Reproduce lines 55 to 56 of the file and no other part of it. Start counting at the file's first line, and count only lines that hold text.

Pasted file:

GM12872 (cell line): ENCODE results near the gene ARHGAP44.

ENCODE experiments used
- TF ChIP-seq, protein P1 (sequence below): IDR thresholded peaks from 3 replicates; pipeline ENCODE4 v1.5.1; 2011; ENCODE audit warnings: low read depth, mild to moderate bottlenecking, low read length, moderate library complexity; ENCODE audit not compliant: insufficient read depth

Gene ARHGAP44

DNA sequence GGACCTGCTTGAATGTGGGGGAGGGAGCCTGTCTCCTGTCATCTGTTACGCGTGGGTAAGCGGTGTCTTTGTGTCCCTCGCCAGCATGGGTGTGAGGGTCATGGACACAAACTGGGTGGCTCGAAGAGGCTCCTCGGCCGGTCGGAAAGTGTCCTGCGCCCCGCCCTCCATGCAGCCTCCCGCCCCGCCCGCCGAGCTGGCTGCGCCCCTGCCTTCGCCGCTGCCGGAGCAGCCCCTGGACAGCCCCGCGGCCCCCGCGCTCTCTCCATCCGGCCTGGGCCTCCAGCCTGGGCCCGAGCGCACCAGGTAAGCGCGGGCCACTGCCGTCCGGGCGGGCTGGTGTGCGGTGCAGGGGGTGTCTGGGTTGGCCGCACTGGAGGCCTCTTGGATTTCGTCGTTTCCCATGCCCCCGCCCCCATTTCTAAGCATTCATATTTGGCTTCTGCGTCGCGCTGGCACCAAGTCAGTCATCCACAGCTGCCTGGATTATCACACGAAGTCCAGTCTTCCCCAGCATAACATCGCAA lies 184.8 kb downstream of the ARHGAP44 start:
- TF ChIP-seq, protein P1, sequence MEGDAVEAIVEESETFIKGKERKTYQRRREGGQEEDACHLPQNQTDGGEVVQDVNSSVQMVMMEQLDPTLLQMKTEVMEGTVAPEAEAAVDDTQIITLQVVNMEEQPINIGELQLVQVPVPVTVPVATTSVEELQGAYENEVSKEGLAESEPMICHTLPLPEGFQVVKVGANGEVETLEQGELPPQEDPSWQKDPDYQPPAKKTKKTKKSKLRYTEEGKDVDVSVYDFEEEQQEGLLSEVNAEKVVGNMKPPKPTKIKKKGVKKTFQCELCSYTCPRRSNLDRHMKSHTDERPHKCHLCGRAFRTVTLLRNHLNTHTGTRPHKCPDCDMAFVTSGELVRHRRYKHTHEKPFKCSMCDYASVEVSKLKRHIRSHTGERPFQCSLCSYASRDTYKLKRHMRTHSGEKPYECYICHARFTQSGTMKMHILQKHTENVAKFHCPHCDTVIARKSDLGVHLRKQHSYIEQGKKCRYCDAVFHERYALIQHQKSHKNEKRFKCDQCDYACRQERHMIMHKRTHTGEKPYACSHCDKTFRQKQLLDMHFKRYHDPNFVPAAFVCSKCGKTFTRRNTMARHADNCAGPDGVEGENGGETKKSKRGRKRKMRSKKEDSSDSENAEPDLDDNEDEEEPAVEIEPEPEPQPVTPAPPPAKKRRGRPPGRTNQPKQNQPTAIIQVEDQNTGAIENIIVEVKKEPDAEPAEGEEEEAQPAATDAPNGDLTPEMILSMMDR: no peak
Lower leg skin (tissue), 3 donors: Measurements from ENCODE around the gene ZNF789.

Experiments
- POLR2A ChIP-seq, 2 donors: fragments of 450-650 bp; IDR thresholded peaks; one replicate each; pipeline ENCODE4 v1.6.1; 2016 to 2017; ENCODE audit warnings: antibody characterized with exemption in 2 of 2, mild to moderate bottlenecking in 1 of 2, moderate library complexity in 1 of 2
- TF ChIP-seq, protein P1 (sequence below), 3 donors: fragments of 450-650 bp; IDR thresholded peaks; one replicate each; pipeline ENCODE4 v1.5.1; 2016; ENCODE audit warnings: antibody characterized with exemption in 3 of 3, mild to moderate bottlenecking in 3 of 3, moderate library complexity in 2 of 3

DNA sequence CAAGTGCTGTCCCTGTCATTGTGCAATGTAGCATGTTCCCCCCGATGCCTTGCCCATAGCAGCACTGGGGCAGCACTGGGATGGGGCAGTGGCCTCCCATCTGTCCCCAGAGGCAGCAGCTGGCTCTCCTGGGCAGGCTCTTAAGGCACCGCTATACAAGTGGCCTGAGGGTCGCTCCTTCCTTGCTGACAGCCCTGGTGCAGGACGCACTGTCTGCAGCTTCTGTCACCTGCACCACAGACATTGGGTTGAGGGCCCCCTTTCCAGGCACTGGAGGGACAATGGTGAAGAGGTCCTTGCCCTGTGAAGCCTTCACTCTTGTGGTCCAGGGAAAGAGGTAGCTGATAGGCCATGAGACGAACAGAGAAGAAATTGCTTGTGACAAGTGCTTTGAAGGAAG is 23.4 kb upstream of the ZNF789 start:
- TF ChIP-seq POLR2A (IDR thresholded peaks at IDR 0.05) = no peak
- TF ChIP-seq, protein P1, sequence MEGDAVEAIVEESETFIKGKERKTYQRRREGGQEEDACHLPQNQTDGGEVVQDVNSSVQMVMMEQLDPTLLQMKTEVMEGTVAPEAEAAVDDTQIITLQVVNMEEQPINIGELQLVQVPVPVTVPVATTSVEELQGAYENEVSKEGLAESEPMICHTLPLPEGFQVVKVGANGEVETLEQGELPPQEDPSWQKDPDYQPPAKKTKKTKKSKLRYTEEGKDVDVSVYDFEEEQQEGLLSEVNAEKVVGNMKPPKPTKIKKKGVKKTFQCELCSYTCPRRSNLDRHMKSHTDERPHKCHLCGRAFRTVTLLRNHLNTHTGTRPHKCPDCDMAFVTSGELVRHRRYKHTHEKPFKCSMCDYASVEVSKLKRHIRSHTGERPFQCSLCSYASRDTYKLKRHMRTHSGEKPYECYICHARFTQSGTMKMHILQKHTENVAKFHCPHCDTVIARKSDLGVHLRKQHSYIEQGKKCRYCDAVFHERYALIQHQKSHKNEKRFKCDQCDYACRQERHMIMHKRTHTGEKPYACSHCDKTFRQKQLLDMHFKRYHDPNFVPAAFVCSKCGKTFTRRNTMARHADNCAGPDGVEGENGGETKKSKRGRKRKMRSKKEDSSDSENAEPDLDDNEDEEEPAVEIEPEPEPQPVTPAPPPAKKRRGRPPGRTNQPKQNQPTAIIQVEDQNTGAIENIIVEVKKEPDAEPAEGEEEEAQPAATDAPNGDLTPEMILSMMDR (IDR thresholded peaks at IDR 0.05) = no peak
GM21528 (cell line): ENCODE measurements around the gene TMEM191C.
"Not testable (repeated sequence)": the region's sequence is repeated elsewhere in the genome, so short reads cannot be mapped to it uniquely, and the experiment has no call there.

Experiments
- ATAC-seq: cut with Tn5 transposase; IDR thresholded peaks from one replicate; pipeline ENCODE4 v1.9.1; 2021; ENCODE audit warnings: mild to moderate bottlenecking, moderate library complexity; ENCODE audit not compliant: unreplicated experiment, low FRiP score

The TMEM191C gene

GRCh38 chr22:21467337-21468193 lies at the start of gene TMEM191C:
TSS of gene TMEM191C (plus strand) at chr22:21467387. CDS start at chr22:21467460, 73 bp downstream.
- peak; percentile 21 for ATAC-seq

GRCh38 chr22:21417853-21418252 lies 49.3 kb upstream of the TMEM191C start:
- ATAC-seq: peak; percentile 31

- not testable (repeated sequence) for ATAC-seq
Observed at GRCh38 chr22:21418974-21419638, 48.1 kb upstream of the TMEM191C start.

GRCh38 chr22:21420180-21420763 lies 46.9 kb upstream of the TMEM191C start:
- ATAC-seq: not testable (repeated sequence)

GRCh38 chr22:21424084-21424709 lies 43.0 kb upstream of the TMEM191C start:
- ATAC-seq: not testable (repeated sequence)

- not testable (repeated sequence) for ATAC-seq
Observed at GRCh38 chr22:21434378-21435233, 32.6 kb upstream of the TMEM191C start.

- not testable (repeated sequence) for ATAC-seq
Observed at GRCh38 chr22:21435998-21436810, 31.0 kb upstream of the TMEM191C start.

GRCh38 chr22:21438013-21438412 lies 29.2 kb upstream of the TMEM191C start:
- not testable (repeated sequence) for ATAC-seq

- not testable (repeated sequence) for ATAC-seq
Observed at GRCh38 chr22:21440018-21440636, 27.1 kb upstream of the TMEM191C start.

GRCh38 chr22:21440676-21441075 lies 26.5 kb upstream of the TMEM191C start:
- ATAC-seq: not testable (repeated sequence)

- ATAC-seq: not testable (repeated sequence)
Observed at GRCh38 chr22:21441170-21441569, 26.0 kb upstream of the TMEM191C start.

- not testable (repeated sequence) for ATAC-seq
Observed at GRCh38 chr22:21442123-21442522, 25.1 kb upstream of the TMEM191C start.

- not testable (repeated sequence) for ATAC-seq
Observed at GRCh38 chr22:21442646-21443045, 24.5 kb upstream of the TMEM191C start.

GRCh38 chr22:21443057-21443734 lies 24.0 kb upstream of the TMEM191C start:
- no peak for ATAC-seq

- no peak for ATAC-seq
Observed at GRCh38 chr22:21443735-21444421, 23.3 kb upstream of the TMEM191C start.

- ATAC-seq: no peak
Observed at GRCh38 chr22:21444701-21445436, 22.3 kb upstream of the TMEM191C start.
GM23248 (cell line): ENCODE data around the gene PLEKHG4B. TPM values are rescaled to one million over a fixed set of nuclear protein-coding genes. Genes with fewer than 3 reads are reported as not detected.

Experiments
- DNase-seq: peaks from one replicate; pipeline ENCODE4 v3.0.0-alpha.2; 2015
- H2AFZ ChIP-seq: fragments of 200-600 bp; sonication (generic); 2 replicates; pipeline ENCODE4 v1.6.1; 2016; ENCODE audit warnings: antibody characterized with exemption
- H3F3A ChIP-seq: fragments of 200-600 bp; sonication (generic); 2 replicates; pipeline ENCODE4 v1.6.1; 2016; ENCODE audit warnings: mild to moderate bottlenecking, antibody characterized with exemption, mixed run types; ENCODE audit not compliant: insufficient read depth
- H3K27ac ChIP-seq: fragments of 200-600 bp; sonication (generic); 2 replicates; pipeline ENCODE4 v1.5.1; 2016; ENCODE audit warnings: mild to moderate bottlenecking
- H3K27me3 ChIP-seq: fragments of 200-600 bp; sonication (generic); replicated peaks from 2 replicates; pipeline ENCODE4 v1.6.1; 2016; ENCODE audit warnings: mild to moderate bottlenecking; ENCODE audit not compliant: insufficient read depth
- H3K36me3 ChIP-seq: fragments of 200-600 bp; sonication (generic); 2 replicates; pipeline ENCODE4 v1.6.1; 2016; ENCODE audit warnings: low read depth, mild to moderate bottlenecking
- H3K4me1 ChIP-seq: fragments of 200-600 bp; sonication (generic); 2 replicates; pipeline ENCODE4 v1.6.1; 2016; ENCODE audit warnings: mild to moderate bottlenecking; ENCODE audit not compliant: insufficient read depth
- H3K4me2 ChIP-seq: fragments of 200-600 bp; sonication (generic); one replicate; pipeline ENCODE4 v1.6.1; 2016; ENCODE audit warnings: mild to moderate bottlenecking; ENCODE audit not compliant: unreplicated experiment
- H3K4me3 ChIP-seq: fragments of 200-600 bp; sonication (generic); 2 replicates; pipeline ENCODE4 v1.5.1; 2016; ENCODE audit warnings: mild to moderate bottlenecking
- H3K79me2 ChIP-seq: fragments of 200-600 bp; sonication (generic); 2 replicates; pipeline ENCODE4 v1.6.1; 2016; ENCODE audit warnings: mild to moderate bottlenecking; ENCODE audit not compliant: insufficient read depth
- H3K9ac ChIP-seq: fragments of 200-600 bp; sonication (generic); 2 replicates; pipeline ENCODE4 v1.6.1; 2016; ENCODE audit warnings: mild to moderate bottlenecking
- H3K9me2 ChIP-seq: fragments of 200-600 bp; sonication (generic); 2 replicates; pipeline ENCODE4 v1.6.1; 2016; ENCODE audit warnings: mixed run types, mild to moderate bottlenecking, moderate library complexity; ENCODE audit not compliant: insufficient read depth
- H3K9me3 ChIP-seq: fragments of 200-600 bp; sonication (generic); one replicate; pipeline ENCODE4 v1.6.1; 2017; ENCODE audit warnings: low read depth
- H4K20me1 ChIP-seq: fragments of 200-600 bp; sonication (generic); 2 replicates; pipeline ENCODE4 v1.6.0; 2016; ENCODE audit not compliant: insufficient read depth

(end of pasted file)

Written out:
- H2AFZ ChIP-seq: fragments of 200-600 bp; sonication (generic); 2 replicates; pipeline ENCODE4 v1.6.1; 2016; ENCODE audit warnings: antibody characterized with exemption
- H3F3A ChIP-seq: fragments of 200-600 bp; sonication (generic); 2 replicates; pipeline ENCODE4 v1.6.1; 2016; ENCODE audit warnings: mild to moderate bottlenecking, antibody characterized with exemption, mixed run types; ENCODE audit not compliant: insufficient read depth